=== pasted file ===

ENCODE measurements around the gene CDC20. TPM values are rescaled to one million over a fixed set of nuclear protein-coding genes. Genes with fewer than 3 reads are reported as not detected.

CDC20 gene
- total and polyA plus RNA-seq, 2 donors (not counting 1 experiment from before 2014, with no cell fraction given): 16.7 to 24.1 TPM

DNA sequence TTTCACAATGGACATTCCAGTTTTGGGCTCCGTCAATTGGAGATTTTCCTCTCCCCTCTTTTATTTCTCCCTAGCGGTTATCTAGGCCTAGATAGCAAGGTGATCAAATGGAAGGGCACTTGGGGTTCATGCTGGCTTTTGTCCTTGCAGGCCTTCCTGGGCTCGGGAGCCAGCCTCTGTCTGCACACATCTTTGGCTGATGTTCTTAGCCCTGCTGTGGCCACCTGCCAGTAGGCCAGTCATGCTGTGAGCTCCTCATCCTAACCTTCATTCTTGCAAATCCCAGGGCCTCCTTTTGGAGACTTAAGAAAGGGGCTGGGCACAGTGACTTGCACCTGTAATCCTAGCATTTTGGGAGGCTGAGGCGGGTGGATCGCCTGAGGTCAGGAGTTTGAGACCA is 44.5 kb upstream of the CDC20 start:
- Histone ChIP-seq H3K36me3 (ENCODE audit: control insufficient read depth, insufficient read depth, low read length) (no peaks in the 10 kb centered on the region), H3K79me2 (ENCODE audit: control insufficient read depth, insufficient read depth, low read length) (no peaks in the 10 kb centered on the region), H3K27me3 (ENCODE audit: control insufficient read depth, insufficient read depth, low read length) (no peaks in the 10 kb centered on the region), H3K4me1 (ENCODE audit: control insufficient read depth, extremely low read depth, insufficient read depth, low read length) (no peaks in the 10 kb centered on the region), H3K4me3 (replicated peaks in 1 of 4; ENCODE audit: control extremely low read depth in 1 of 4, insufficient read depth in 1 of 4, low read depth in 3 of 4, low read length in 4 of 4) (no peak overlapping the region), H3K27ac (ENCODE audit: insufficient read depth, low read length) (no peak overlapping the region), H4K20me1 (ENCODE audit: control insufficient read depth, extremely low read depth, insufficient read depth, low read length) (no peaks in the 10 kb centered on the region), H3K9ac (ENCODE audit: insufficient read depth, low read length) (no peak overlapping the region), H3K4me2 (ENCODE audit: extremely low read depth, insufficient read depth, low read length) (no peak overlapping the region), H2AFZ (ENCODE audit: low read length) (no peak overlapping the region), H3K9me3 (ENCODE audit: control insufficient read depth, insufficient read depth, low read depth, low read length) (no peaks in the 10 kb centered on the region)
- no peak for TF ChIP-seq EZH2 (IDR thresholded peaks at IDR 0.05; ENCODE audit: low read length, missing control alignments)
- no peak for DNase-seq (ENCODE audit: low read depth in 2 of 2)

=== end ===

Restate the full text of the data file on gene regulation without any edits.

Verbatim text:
ENCODE measurements around the gene CDC20. TPM values are rescaled to one million over a fixed set of nuclear protein-coding genes. Genes with fewer than 3 reads are reported as not detected.

CDC20 gene
- total and polyA plus RNA-seq, 2 donors (not counting 1 experiment from before 2014, with no cell fraction given): 16.7 to 24.1 TPM

DNA sequence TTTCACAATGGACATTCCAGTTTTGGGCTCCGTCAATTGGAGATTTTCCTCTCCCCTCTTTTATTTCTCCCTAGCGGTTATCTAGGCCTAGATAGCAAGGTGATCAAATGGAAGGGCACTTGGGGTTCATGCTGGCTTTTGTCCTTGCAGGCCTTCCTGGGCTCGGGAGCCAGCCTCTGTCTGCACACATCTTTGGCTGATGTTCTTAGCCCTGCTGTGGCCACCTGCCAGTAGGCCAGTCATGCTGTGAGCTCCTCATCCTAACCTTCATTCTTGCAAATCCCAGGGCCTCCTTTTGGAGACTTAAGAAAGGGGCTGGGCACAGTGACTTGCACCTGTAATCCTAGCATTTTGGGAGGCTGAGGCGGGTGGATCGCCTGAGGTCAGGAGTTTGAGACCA is 44.5 kb upstream of the CDC20 start:
- Histone ChIP-seq H3K36me3 (ENCODE audit: control insufficient read depth, insufficient read depth, low read length) (no peaks in the 10 kb centered on the region), H3K79me2 (ENCODE audit: control insufficient read depth, insufficient read depth, low read length) (no peaks in the 10 kb centered on the region), H3K27me3 (ENCODE audit: control insufficient read depth, insufficient read depth, low read length) (no peaks in the 10 kb centered on the region), H3K4me1 (ENCODE audit: control insufficient read depth, extremely low read depth, insufficient read depth, low read length) (no peaks in the 10 kb centered on the region), H3K4me3 (replicated peaks in 1 of 4; ENCODE audit: control extremely low read depth in 1 of 4, insufficient read depth in 1 of 4, low read depth in 3 of 4, low read length in 4 of 4) (no peak overlapping the region), H3K27ac (ENCODE audit: insufficient read depth, low read length) (no peak overlapping the region), H4K20me1 (ENCODE audit: control insufficient read depth, extremely low read depth, insufficient read depth, low read length) (no peaks in the 10 kb centered on the region), H3K9ac (ENCODE audit: insufficient read depth, low read length) (no peak overlapping the region), H3K4me2 (ENCODE audit: extremely low read depth, insufficient read depth, low read length) (no peak overlapping the region), H2AFZ (ENCODE audit: low read length) (no peak overlapping the region), H3K9me3 (ENCODE audit: control insufficient read depth, insufficient read depth, low read depth, low read length) (no peaks in the 10 kb centered on the region)
- no peak for TF ChIP-seq EZH2 (IDR thresholded peaks at IDR 0.05; ENCODE audit: low read length, missing control alignments)
- no peak for DNase-seq (ENCODE audit: low read depth in 2 of 2)